“…it should be possible to design apparatus by means of which a ship could radiate or project a divergent beam of these rays in any desired direction, which rays, if coming across a metallic object, such as another steamer or ship, would be reflected back to a receiver screened from the local transmitter on the sending ship, and thereby immediately reveal the presence and bearing of the other ship in fog or thick weather.
One further advantage of such an arrangement would be that it would be able to give warning of the presence and bearing of ships, even should these ships be unprovided with any kind of radio.” – Guglielmo Marconi, 1922.
Since the development of pulsed radar in the early 1930s, radar has become ubiquitous on ship bridges. Modern signal processing and displays have come a long way from the first pulsed radar systems. Despite that, the underlying principle described by Marconi a century ago hasn’t changed.
A radar transmits a radio pulse. The pulse travels until an obstruction reflects it back towards the radar receiver. Radio waves travel at a known speed, so we can use the time between transmission and reception to calculate how far it’s travelled. Since we know which direction the antenna is pointing, we know the bearing of the target. By displaying the range and bearing of each echo on a screen, we can see what’s around the ship.
Problems with Traditional Pulse Radar
Traditional radar depends on a magnetron and a rotating antenna. The magnetron generates radio waves in a fixed range of frequencies. Unfortunately, the frequency range varies depending on fluctuations of temperature and current. In addition, magnetrons have high power consumption and take up to three minutes to warm up before they can start transmitting. Even worse, their fluctuating frequencies mean the receiver has to receive a wide frequency range. This allows background noise to mask the signal.
Because the radar can’t transmit and receive at the same time, it can’t start receiving until it’s transmitted the entire pulse. That means it can’t detect targets that are closer than half a pulse length away. Also, both the antenna motor and the magnetron wear out over time and need to be replaced.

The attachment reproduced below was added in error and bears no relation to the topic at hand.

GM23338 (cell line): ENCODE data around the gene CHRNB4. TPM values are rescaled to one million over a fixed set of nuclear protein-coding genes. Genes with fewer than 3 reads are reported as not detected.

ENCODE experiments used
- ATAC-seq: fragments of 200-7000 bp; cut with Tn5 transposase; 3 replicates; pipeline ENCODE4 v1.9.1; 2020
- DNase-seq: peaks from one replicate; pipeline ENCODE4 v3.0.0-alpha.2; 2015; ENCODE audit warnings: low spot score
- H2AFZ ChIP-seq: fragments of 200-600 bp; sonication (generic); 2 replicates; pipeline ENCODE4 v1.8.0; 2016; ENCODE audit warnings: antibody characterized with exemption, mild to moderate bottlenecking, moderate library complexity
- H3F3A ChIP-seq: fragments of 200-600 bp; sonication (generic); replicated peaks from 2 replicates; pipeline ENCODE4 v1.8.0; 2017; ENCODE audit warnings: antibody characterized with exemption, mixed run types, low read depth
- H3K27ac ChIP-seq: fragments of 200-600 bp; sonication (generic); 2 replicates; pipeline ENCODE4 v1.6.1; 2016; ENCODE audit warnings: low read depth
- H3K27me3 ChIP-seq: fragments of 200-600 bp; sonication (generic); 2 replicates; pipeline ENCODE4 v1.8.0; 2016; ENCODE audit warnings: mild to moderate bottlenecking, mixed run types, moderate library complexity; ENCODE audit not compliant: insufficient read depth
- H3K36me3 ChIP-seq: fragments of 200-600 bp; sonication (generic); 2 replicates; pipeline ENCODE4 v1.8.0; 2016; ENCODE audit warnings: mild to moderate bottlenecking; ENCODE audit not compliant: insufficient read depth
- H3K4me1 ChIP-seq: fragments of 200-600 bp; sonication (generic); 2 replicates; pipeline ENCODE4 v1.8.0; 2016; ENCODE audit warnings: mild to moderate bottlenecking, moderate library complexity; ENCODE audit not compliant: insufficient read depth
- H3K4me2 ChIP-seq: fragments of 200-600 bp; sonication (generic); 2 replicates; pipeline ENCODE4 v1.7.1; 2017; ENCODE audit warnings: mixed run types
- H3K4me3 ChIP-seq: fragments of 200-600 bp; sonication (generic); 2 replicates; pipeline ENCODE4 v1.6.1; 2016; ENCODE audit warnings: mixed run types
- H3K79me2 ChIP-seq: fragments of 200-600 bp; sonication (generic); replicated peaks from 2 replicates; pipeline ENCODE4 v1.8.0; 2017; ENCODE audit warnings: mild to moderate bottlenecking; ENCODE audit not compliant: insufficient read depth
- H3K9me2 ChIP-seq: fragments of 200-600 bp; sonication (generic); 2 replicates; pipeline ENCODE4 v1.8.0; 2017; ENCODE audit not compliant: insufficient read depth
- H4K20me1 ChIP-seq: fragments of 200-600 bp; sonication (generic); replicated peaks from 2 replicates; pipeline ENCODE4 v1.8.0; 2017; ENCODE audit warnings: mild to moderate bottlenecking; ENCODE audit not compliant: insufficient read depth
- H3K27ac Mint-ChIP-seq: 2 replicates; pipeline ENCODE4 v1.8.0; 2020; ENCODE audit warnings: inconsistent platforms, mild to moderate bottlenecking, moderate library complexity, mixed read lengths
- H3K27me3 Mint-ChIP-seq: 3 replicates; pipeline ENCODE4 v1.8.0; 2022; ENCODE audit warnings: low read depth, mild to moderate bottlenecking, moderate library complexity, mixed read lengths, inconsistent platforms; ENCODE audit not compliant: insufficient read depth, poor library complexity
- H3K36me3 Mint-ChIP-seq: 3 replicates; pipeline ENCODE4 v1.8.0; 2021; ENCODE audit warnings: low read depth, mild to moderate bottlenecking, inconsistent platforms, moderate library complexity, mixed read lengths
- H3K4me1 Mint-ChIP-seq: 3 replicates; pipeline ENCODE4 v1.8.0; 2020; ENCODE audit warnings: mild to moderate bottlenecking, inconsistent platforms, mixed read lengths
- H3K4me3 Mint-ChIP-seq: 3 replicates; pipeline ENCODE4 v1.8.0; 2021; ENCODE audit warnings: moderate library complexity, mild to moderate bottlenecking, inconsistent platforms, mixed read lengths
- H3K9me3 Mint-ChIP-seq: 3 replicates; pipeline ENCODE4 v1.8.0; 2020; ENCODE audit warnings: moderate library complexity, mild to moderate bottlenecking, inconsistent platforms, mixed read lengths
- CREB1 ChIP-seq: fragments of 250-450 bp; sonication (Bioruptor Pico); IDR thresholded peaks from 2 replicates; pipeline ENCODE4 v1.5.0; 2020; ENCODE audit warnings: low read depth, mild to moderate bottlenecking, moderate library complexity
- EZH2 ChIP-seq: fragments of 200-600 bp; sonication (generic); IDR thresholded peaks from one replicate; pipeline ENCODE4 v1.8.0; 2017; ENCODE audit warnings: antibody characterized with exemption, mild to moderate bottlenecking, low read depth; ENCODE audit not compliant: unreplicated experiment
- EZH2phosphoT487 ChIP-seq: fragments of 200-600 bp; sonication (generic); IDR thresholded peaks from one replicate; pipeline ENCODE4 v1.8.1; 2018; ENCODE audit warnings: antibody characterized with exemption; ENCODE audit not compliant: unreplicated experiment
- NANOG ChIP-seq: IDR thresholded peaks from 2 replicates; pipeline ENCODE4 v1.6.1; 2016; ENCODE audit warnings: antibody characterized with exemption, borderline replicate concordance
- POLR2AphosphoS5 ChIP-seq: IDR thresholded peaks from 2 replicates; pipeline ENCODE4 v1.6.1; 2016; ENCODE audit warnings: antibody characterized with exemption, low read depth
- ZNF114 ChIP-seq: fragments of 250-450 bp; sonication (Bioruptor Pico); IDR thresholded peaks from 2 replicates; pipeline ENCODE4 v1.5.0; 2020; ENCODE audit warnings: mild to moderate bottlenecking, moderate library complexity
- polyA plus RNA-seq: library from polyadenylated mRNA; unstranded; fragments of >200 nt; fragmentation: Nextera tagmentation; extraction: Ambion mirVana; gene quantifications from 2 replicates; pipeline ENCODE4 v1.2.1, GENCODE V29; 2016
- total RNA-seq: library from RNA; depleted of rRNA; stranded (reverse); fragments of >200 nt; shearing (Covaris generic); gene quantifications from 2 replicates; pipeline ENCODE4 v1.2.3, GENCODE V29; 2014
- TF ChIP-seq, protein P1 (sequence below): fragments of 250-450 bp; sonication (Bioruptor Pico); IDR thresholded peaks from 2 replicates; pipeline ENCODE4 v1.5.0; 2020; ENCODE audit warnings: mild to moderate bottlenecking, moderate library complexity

Modern Radar Technology
Improvements to radar including advanced signal processing, alternative antennae and solid-state alternatives to magnetrons are reshaping the radar landscape.
Broadband or solid-state radar bypasses many of pulse radar’s problems. By replacing the magnetron with a solid-state transmitter, the radar turns on instantly, produces 90% less radiation, is smaller, simpler, and requires less power to run. More importantly, solid-state radar is frequency-stable. This allows the receiver to be precisely tuned, reducing the background noise and making it easier to detect weak targets.
Solid-state radar makes up for its lower power in two ways: frequency modulated continuous wave (FMCW) transmission and longer transmission time. Rather than transmitting a fixed-frequency pulse, it transmits a continuous wave of increasing frequency. When this wave is reflected, the radar calculates the range based on the frequency shift of the reflected wave.
Compared to magnetron pulse radar, solid-state radar can detect targets at a smaller range, and measure the range and velocity of the target using the doppler effect.
Active Electronically Scanned Array (AESA)
Well-tested in the military, active electronically scanned array (AESA) or active phased array radar (APAR) directs beams of radio waves from a fixed antenna. AESA radars can direct beams in several directions and multiple frequencies at the same time. Because AESA radar comprises many independent modules, the failure of a single module can’t disable the whole system. Additionally, the lack of moving parts simplifies maintenance.